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NORFUND Established: Increased Aid Grants to Business

At the end of 1996 the Norwegian Parliament granted 50 million kroner (US$ 6,6 million) from the aid budget to establish NORFUND.  The fund will invest in businesses in developing countries and will add to today's pot of 476 million kroner for business development in NORAD.  In 1996, this meant an addition of more than 11%.  In the Ministry of Foreign Affairs it is expected that the fund will be given 200-300 million kroner this year.  This amount constitutes an addition of  up to 63% of today's aid grants for business development.  Completely without any debate, the support for the business sector is increased in the aid budget.
Artikkelen er mer enn to år gammel. Ting kan ha endret seg.
At the end of 1996 the Norwegian Parliament granted 50 million kroner (US$ 6,6 million) from the aid budget to establish NORFUND.  The fund will invest in businesses in developing countries and will add to today's pot of 476 million kroner for business development in NORAD.  In 1996, this meant an addition of more than 11%.  In the Ministry of Foreign Affairs it is expected that the fund will be given 200-300 million kroner this year.  This amount constitutes an addition of  up to 63% of today's aid grants for business development.  Completely without any debate, the support for the business sector is increased in the aid budget.


By Morten Rønning
Norwatch

After a model used in, among others, Sweden, Denmark and Finland, the Norwegian Parliament established NORFUND - the Norwegian Investment Fund for Developing Countries. The fund shall participate by being part-owners in businesses.  The share of ownership shall normally not exceed 35%, and the fund shall never own more than 49% of any business.  The Norwegian Governments proposition concerning NORFUND names telecommunication and energy as areas in which the fund will get involved.

The establishment of the fund is among other things based on two surveys done among Norwegian companies operating in developing countries. Naturally, these companies were positive to the initiative.  NORAD (the Norwegian agency for development cooperation) will have the responsibility for the project preparation.

Operative from the Autumn
The plan is to increase the fund to 200-300 million kroner during 1997 and 1998, and later to increase the capital further.  Both Swedish Swedfund and Danish Ibu dispose more than one billion kroner.  Companies in which NORFUND holds shares can, of course, also apply for NORAD support equally with other companies.  Cato Haugland in NORAD informed NorWatch that the fund probably will be operative from the autumn onwards, and that they already have received several inquiries from companies that would like support from the fund.  In the Committee of Foreign Affairs only Fremskrittspartiet's representative was against the establishment of the fund, by claiming that the money should be used in Norway.  The fund was established with an opposition of 32 votes in the Norwegian Odelsting.  The board in NORFUND was appointed in the cabinet in May this year.  The chairman of the board is lawyer Arve Johnsen, former director of Statoil, and on the board is also, among others, Borger A. Lenth who recently resigned as chairman of the bank Kredittkassen.  The board is appointed for four years.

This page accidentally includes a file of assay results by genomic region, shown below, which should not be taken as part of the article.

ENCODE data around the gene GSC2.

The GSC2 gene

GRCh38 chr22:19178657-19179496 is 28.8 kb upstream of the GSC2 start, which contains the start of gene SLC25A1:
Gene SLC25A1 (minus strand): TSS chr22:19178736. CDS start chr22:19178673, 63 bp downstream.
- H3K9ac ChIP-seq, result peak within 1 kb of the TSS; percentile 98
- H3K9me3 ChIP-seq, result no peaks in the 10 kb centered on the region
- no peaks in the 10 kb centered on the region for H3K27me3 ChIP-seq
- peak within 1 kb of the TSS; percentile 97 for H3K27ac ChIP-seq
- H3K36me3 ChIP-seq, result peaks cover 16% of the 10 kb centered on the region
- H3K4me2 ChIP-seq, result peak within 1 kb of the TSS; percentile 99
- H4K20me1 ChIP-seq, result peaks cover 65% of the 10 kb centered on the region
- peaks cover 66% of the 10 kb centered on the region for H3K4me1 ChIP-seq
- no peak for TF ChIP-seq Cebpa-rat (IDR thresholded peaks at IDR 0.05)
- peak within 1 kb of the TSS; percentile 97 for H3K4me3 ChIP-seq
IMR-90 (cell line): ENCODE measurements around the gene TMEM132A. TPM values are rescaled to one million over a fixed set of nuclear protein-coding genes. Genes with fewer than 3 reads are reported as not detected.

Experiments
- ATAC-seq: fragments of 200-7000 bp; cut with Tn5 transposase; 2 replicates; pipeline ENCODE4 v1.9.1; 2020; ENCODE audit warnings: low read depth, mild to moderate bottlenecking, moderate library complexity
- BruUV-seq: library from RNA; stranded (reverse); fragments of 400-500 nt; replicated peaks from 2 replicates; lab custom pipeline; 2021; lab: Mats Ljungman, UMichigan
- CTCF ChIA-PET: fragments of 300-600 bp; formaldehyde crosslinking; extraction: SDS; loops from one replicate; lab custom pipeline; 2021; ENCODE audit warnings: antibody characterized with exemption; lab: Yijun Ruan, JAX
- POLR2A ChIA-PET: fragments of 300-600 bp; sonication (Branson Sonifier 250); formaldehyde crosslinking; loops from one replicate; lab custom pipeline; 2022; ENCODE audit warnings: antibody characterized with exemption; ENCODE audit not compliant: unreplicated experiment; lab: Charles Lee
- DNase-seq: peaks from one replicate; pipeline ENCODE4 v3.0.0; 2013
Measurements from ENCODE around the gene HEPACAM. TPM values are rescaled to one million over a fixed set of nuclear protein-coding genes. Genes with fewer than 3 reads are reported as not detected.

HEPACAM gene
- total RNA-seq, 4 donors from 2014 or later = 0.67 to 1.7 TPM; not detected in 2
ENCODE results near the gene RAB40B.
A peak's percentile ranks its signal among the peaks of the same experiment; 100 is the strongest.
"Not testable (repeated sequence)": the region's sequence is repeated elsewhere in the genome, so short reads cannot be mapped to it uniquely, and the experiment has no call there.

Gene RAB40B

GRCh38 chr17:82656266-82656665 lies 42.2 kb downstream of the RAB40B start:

Helping Business
The fund shall invest in three project categories: projects where only Norwegian companies are involved; projects where Norwegian companies are involved in joint venture companies; or local finance institutions, where these alone cannot finance larger projects.  The last category, which will not have the fund's primary attention, exists in Swedfund and Finnfund, while it does not in the Danish Ibu.  This means that the fund mainly will assist Norwegian business in getting established in developing countries.

The idea behind the fund is to encourage investment in the poorer countries where the risk also is higher.  Therefore, 25% of the fund is set aside to cover future losses.  The fund will dispose the returns from its investments, and can eventually sell out, when the other owners can finance this.

The Governments proposition concerning NORFUND underlines that international financial institutions see such national funds as central co-operative partners, and it is emphasized that the fund will improve Norwegian investors' access to these institutions.

Poverty orientated
The same requirements concerning the environment, women, gender equality and poverty orientation which are a basis for NORADs other activities, will also be the basis for NORFUND.  Likewise, there is a demand that the fund shall only invest in countries in the categories lower middle income, low income and the poorest countries.

In addition, the fund is given the possibility to invest in the poorest countries in Eastern Europe and some of the republics in the Asian part of the former Soviet Union.  The fund shall also have the option in the future to take on the responsibility for some of the other business-arrangements in NORAD.  The Funds finances will, nevertheless, be kept isolated from these arrangements.

"The primary area of activity for the fund will be starting up of normal, privately owned businesses."
From the Norwegian Governments proposition no. 13, 1996-97, about the establishment of NORFUND.

"The Norwegian traditions when it comes to workers conditions, are good. The Government therefore finds it important that the fund shall encourage Norwegian business engagement in developing countries" From the Norwegian Governments proposition no. 13, 1996-97, about the establishment of NORFUND

Norwatch Newsletter 6/97

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